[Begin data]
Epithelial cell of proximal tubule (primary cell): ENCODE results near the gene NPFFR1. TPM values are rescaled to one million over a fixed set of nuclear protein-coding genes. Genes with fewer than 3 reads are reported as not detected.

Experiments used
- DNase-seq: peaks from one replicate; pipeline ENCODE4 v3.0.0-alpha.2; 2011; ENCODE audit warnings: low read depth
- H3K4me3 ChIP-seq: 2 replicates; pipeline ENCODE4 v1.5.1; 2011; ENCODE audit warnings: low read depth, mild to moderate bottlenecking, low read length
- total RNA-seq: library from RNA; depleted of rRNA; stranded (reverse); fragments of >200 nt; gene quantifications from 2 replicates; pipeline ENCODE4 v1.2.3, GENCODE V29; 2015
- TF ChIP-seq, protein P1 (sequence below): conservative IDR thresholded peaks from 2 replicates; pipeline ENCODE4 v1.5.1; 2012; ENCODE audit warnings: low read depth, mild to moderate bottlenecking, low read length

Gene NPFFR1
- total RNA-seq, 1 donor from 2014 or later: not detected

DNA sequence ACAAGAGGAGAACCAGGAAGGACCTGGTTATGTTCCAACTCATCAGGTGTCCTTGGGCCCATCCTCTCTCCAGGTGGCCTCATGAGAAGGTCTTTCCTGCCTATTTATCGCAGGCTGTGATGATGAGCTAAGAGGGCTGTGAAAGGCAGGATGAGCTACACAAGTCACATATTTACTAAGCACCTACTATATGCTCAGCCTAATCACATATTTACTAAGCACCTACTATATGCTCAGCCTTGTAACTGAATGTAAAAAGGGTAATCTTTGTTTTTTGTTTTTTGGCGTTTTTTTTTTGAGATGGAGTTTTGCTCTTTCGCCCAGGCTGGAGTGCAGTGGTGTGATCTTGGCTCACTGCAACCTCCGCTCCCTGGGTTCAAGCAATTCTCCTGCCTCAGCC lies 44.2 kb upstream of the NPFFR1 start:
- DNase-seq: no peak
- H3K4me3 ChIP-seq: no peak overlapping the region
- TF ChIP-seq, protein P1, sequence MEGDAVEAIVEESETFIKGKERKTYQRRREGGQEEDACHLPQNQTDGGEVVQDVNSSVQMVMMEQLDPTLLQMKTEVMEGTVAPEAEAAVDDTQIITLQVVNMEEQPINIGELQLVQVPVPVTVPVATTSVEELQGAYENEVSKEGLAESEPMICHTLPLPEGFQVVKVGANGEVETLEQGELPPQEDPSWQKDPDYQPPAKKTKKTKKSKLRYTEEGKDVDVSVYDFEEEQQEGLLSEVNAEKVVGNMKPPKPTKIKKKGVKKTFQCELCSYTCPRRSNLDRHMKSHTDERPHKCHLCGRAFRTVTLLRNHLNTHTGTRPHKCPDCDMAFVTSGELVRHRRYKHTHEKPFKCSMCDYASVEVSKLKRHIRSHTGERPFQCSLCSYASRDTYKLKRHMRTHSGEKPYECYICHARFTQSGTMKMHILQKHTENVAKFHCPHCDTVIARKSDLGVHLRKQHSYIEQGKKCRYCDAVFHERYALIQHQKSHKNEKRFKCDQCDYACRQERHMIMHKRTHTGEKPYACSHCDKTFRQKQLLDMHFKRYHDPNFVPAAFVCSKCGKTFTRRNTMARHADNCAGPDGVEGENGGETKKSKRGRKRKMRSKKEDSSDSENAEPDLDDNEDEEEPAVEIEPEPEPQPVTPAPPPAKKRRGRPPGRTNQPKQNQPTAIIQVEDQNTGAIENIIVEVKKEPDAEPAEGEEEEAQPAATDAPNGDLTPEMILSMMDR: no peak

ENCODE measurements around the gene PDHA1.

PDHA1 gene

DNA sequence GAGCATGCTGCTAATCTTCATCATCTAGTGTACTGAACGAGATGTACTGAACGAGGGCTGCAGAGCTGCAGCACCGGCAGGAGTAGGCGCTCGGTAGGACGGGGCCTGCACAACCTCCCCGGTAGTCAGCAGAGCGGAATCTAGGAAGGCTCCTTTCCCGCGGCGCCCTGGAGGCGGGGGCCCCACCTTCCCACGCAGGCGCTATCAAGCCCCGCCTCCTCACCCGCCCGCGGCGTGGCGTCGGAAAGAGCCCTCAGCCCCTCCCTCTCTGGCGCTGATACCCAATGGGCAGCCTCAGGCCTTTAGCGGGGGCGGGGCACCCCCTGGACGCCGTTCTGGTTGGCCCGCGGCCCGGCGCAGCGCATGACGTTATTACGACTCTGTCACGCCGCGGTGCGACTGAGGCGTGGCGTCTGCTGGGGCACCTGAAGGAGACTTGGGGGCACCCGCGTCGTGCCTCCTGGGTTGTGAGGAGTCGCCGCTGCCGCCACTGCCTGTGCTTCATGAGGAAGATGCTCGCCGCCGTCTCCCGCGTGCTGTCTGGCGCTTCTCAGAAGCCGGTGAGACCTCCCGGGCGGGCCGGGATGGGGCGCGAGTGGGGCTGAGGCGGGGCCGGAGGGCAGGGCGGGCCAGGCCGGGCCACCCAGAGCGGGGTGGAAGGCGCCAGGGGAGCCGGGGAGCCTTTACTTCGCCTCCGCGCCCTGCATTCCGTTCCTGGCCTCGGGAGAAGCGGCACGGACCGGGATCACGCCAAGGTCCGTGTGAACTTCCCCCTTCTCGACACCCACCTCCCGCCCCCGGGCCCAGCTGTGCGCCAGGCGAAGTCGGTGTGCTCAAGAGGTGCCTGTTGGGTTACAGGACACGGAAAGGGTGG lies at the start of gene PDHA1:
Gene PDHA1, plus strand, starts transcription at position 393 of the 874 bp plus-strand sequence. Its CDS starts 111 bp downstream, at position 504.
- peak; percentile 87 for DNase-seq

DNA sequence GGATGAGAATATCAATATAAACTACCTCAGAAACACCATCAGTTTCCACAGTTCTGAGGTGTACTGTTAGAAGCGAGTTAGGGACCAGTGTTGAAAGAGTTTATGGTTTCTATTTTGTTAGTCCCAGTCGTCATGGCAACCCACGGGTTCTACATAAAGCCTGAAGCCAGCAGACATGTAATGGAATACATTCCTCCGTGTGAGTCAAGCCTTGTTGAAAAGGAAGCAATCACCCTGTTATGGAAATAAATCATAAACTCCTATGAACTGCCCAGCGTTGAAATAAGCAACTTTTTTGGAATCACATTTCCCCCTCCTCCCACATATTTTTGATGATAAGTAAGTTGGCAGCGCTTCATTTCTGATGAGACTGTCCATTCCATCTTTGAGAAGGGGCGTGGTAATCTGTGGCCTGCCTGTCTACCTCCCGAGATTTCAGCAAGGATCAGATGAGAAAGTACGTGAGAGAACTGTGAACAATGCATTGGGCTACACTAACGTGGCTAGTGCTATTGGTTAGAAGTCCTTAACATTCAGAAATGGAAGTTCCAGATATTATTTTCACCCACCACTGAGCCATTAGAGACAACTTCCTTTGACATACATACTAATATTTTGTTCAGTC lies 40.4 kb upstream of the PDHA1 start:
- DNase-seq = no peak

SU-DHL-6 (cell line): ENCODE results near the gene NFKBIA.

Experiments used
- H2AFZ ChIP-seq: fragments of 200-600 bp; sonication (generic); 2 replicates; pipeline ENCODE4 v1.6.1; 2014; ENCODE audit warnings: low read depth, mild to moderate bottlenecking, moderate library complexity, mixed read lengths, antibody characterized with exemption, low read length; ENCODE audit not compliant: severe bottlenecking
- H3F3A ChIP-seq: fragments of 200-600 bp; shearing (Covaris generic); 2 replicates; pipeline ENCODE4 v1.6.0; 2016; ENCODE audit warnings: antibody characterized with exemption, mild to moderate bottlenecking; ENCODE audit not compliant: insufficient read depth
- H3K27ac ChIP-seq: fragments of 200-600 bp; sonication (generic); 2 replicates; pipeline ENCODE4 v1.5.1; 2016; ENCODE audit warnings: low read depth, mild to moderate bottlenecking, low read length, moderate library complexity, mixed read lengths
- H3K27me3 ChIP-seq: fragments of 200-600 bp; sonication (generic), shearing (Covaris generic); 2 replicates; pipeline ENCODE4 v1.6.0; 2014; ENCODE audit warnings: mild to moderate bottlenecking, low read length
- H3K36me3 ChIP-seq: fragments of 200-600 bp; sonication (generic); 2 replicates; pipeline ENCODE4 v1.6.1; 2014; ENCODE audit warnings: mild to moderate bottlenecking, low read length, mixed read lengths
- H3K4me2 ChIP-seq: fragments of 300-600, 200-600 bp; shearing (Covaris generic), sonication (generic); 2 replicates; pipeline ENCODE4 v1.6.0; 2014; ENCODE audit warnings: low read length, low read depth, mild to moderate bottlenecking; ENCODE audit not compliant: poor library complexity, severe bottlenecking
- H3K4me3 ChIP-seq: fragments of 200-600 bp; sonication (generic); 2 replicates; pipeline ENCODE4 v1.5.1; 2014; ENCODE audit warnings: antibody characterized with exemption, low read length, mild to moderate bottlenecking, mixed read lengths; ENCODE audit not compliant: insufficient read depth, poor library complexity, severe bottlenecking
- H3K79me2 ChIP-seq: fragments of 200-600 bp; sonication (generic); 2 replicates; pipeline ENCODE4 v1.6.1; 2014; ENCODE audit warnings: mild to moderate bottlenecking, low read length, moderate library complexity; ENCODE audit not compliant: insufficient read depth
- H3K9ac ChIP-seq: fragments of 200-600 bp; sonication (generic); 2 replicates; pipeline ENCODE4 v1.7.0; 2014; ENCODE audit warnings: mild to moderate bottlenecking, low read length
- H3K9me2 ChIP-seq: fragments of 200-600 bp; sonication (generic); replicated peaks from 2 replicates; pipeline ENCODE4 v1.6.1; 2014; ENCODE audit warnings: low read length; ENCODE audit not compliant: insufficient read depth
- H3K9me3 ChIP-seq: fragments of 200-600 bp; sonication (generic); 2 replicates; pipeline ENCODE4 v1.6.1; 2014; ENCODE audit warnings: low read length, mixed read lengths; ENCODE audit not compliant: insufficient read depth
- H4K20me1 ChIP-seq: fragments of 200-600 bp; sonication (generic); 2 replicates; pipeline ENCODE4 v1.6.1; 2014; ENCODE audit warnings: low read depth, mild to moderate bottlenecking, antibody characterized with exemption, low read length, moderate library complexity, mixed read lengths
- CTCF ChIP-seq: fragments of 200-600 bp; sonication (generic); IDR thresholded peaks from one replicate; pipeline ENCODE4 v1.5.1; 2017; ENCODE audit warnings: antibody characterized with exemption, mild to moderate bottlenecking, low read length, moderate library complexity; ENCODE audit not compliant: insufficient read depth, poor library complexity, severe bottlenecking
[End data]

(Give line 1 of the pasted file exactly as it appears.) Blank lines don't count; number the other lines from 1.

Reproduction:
Epithelial cell of proximal tubule (primary cell): ENCODE results near the gene NPFFR1. TPM values are rescaled to one million over a fixed set of nuclear protein-coding genes. Genes with fewer than 3 reads are reported as not detected.